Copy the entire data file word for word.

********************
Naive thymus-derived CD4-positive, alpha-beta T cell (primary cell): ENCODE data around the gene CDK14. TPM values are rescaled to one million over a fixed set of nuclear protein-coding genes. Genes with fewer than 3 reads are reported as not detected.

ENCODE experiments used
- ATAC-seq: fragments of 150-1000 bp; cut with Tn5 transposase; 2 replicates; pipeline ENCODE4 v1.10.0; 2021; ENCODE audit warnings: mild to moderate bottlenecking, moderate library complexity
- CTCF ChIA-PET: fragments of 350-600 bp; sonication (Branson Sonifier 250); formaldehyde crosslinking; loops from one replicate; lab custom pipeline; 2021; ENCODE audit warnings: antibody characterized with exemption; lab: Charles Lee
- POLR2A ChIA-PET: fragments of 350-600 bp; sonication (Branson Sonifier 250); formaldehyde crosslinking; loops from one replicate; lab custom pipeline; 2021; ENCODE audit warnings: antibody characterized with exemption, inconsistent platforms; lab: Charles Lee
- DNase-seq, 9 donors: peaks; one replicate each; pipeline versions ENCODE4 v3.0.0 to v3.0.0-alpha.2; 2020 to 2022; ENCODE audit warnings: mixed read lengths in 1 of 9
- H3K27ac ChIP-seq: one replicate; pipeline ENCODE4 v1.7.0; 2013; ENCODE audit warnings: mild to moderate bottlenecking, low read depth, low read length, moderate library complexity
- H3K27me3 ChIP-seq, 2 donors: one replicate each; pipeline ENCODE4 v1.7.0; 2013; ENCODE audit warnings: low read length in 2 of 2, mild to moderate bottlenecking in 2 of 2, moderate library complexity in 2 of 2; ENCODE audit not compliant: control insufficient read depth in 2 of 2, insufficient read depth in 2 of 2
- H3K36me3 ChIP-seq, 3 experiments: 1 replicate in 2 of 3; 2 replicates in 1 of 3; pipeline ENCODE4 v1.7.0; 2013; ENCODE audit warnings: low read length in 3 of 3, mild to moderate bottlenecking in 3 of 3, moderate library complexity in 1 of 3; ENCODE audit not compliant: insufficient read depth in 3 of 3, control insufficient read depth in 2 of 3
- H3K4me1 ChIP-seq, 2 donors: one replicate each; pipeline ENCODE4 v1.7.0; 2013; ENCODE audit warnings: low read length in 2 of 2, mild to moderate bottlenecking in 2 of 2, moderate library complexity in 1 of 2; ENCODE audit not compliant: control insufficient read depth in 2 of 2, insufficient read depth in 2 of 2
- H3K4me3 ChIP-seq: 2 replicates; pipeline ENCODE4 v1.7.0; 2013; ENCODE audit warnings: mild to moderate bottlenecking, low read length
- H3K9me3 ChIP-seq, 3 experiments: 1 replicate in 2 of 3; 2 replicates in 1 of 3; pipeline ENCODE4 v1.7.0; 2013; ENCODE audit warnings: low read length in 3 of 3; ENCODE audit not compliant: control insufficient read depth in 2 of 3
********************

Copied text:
Naive thymus-derived CD4-positive, alpha-beta T cell (primary cell): ENCODE data around the gene CDK14. TPM values are rescaled to one million over a fixed set of nuclear protein-coding genes. Genes with fewer than 3 reads are reported as not detected.

ENCODE experiments used
- ATAC-seq: fragments of 150-1000 bp; cut with Tn5 transposase; 2 replicates; pipeline ENCODE4 v1.10.0; 2021; ENCODE audit warnings: mild to moderate bottlenecking, moderate library complexity
- CTCF ChIA-PET: fragments of 350-600 bp; sonication (Branson Sonifier 250); formaldehyde crosslinking; loops from one replicate; lab custom pipeline; 2021; ENCODE audit warnings: antibody characterized with exemption; lab: Charles Lee
- POLR2A ChIA-PET: fragments of 350-600 bp; sonication (Branson Sonifier 250); formaldehyde crosslinking; loops from one replicate; lab custom pipeline; 2021; ENCODE audit warnings: antibody characterized with exemption, inconsistent platforms; lab: Charles Lee
- DNase-seq, 9 donors: peaks; one replicate each; pipeline versions ENCODE4 v3.0.0 to v3.0.0-alpha.2; 2020 to 2022; ENCODE audit warnings: mixed read lengths in 1 of 9
- H3K27ac ChIP-seq: one replicate; pipeline ENCODE4 v1.7.0; 2013; ENCODE audit warnings: mild to moderate bottlenecking, low read depth, low read length, moderate library complexity
- H3K27me3 ChIP-seq, 2 donors: one replicate each; pipeline ENCODE4 v1.7.0; 2013; ENCODE audit warnings: low read length in 2 of 2, mild to moderate bottlenecking in 2 of 2, moderate library complexity in 2 of 2; ENCODE audit not compliant: control insufficient read depth in 2 of 2, insufficient read depth in 2 of 2
- H3K36me3 ChIP-seq, 3 experiments: 1 replicate in 2 of 3; 2 replicates in 1 of 3; pipeline ENCODE4 v1.7.0; 2013; ENCODE audit warnings: low read length in 3 of 3, mild to moderate bottlenecking in 3 of 3, moderate library complexity in 1 of 3; ENCODE audit not compliant: insufficient read depth in 3 of 3, control insufficient read depth in 2 of 3
- H3K4me1 ChIP-seq, 2 donors: one replicate each; pipeline ENCODE4 v1.7.0; 2013; ENCODE audit warnings: low read length in 2 of 2, mild to moderate bottlenecking in 2 of 2, moderate library complexity in 1 of 2; ENCODE audit not compliant: control insufficient read depth in 2 of 2, insufficient read depth in 2 of 2
- H3K4me3 ChIP-seq: 2 replicates; pipeline ENCODE4 v1.7.0; 2013; ENCODE audit warnings: mild to moderate bottlenecking, low read length
- H3K9me3 ChIP-seq, 3 experiments: 1 replicate in 2 of 3; 2 replicates in 1 of 3; pipeline ENCODE4 v1.7.0; 2013; ENCODE audit warnings: low read length in 3 of 3; ENCODE audit not compliant: control insufficient read depth in 2 of 3